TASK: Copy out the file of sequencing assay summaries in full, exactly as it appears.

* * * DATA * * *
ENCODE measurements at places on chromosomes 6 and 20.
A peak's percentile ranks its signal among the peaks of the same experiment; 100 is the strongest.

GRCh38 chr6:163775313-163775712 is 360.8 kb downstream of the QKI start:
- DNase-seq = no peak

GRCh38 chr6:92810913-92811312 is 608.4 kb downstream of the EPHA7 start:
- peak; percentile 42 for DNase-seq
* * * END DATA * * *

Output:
ENCODE measurements at places on chromosomes 6 and 20.
A peak's percentile ranks its signal among the peaks of the same experiment; 100 is the strongest.

GRCh38 chr6:163775313-163775712 is 360.8 kb downstream of the QKI start:
- DNase-seq = no peak

GRCh38 chr6:92810913-92811312 is 608.4 kb downstream of the EPHA7 start:
- peak; percentile 42 for DNase-seq